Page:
Anonymous said...

you don't understand anything about cinema

José Sinclair said...

I doubt that even Leone did NOT see this as drive-in B film level stuff.. it's just too silly otherwise, but still a nice homage to John Ford.. I enjoyed this one somewhat, but found Good, Bad, & Ugly to be excrutiating torture, so self-indulgent that it lost "watchability" for me.. one of the few films I've ever walked out on, and I was with friends - I waited for them on the grass behind the theater, where the exits came out - I've later seen it, including the ridiculous 3-way gunfight that lasts seemingly a half hour.. zzzzzz.. didn't work w Bergman, doesn't work w westerns especially
-- "your results may vary" -- Jose

José Sinclair said...

PS - re Yojimbo - I think Kurosawa and Kubrick are the best directors of all time (one made a million films, one made 11) - Yojimbo itself was a Japanese homage (w tongue-in-cheek) to John Ford, whom Kurosawa admired.. the best Kurosawa films in BW are Seven Samurai (remade as Magnificent Seven), Stray Dog (beautiful 49 detective noir, some great stuff shot in the black mkt of tokyo from the ground up w doubles due to danger), and High & Low (anti-corporate crime caper).. most would include Rashomon, which is good but moves too slowly for me

José Sinclair said...

DOC ELLIS?? I saw YOU pitch in the minor leagues as a kid, I think for Knoxville, vs the Macon Peaches who had Pete Rose, and several from the later "big red machine" that won for Cincy Reds (Macon was their farm team in AA or whatever it was) - huge, off the cliff CURVE ball, Doc!! Unhittable.. -- the JMAN

José Sinclair said...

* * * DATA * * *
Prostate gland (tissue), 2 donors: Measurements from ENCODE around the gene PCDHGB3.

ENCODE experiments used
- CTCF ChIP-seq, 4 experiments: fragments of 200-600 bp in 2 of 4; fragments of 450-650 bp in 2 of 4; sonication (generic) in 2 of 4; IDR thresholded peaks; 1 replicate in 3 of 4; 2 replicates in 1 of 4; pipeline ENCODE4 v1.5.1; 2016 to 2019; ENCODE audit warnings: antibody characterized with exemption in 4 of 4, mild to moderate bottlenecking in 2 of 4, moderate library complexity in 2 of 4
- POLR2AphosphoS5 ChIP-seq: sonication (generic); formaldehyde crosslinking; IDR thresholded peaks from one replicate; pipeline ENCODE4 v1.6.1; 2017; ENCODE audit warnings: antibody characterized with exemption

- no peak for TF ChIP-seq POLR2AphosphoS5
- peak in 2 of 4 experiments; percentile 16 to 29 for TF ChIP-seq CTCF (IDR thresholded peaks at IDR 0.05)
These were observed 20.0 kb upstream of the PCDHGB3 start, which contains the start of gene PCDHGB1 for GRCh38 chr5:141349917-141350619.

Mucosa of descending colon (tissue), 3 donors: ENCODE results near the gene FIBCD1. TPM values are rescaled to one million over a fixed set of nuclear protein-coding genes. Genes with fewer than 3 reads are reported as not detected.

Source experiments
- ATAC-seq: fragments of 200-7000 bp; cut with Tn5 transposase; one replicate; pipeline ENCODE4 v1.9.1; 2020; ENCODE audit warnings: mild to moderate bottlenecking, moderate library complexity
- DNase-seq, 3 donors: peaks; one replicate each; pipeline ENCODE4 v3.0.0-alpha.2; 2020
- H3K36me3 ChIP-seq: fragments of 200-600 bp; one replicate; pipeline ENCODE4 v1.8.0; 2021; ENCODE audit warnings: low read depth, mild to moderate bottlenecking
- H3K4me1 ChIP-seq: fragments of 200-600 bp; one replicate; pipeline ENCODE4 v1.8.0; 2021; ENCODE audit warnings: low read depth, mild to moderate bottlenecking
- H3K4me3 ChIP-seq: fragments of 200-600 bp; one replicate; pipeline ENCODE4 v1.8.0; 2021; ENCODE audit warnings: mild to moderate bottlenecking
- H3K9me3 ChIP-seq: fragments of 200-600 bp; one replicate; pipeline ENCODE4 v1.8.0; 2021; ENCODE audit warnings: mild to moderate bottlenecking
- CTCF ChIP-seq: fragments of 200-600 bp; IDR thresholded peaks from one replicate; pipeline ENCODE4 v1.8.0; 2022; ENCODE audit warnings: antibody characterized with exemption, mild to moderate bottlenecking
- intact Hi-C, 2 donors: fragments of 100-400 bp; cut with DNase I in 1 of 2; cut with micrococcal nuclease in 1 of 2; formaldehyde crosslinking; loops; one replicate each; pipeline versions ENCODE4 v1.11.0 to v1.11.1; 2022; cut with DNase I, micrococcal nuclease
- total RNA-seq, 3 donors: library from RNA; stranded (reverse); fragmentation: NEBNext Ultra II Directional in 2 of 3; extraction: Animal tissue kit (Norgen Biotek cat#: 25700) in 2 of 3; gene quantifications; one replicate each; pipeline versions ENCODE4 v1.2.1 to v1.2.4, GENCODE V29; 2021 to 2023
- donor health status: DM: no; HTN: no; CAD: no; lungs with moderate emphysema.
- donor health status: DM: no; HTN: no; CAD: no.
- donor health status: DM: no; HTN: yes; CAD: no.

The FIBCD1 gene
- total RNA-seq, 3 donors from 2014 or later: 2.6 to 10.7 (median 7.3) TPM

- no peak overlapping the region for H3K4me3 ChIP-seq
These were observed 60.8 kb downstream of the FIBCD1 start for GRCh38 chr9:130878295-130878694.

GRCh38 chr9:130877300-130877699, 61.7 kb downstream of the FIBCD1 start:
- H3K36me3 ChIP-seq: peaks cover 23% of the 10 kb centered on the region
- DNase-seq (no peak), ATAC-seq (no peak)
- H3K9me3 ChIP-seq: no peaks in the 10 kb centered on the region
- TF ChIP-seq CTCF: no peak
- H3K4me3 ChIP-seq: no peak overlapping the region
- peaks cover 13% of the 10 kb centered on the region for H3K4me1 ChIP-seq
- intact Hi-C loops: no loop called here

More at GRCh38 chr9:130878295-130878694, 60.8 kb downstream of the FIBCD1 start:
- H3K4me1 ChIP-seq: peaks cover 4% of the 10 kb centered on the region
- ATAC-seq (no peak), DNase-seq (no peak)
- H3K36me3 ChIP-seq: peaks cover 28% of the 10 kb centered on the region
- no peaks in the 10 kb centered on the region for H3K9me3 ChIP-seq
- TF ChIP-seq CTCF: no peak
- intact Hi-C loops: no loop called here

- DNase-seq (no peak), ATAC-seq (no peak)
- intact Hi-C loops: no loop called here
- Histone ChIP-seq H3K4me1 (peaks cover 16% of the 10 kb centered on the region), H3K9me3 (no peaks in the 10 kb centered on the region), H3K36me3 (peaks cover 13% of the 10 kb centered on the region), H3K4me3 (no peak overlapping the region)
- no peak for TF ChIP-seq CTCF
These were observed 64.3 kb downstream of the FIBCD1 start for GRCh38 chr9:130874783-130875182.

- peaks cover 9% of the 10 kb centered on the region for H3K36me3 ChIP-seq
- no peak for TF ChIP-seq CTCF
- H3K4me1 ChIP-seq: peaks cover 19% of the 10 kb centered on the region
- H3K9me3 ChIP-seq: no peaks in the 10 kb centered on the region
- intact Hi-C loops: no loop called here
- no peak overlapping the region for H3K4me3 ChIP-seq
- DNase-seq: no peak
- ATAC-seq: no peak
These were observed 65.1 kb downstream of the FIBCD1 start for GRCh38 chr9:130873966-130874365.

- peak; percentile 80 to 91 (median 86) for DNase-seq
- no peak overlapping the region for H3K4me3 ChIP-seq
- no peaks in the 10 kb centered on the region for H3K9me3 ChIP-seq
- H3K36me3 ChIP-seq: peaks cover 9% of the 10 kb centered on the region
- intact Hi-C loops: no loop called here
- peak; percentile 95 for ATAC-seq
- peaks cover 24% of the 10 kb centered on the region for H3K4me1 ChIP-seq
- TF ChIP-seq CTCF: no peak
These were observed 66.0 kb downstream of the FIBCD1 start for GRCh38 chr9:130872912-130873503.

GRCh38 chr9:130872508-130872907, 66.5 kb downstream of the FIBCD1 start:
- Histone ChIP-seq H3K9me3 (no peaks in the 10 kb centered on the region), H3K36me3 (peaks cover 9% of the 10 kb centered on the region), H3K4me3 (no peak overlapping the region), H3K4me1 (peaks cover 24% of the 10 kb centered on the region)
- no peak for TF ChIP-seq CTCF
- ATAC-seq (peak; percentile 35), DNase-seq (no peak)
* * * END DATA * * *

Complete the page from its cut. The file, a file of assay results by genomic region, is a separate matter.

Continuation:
Anonymous said "you don't understand anything.." -- well, I have a degree in art, a minor in art history - Roger Ebert had a degree in English.. my best friend edits films for HBO (has an Emmy & a Sundance Award), we grew up together in this stuff - my granny was a big film fan and started me at age 4 - I've seen 10,000 movies plus.. maybe YOU haven't seen enough films yet to distinguish ART from PASTICHE? As for LEONE, he is very high on FAN polls, very LOW on critics polls, fan polls have Star Wars in the top 20! that says enough right therer -- and as always, "your results may vary"

Anonymous said...

nobody takes can take your opinions for you have godfather 2 as being a better film than godfather 1 you are full of shit

Mark Woollon said...

Your response to the "understand nothing" comment is petty as fuck. Let it go man. People should respect your opinions, regardless of if they *really* disagree (me included- Leone is a legend) but your expression needs some work. Seems to state opinion as fact and in the world of movie criticism you should know, with all your 'experience', that's not the way to do it. Just trying to help.